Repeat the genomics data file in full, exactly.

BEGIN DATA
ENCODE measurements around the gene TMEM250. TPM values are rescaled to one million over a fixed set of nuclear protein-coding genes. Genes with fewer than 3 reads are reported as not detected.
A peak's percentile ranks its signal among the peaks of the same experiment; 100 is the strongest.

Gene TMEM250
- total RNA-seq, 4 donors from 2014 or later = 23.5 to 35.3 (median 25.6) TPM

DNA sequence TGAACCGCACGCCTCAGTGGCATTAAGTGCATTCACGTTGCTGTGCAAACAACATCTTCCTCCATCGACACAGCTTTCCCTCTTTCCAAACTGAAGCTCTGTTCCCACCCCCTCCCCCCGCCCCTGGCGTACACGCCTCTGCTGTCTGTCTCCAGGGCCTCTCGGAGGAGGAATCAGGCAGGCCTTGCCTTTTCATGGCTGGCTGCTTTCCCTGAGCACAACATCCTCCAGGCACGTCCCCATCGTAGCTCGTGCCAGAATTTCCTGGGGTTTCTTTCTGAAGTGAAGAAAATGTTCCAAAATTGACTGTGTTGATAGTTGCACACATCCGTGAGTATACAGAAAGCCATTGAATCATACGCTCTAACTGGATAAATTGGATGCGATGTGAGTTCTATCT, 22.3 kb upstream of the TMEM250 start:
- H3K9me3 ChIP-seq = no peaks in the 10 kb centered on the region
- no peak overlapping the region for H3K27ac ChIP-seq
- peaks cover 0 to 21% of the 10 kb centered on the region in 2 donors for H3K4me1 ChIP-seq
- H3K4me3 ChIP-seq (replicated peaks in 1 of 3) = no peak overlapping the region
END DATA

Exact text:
ENCODE measurements around the gene TMEM250. TPM values are rescaled to one million over a fixed set of nuclear protein-coding genes. Genes with fewer than 3 reads are reported as not detected.
A peak's percentile ranks its signal among the peaks of the same experiment; 100 is the strongest.

Gene TMEM250
- total RNA-seq, 4 donors from 2014 or later = 23.5 to 35.3 (median 25.6) TPM

DNA sequence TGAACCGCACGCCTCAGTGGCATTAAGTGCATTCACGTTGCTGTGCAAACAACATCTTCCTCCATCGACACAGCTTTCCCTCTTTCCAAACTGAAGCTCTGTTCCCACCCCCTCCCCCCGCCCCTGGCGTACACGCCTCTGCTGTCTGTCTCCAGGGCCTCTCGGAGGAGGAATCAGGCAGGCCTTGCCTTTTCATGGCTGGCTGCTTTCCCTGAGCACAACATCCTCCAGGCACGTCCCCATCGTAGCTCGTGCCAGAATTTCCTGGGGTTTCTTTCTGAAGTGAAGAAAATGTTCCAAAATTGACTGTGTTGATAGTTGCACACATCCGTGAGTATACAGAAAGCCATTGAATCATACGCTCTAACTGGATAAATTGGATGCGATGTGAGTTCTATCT, 22.3 kb upstream of the TMEM250 start:
- H3K9me3 ChIP-seq = no peaks in the 10 kb centered on the region
- no peak overlapping the region for H3K27ac ChIP-seq
- peaks cover 0 to 21% of the 10 kb centered on the region in 2 donors for H3K4me1 ChIP-seq
- H3K4me3 ChIP-seq (replicated peaks in 1 of 3) = no peak overlapping the region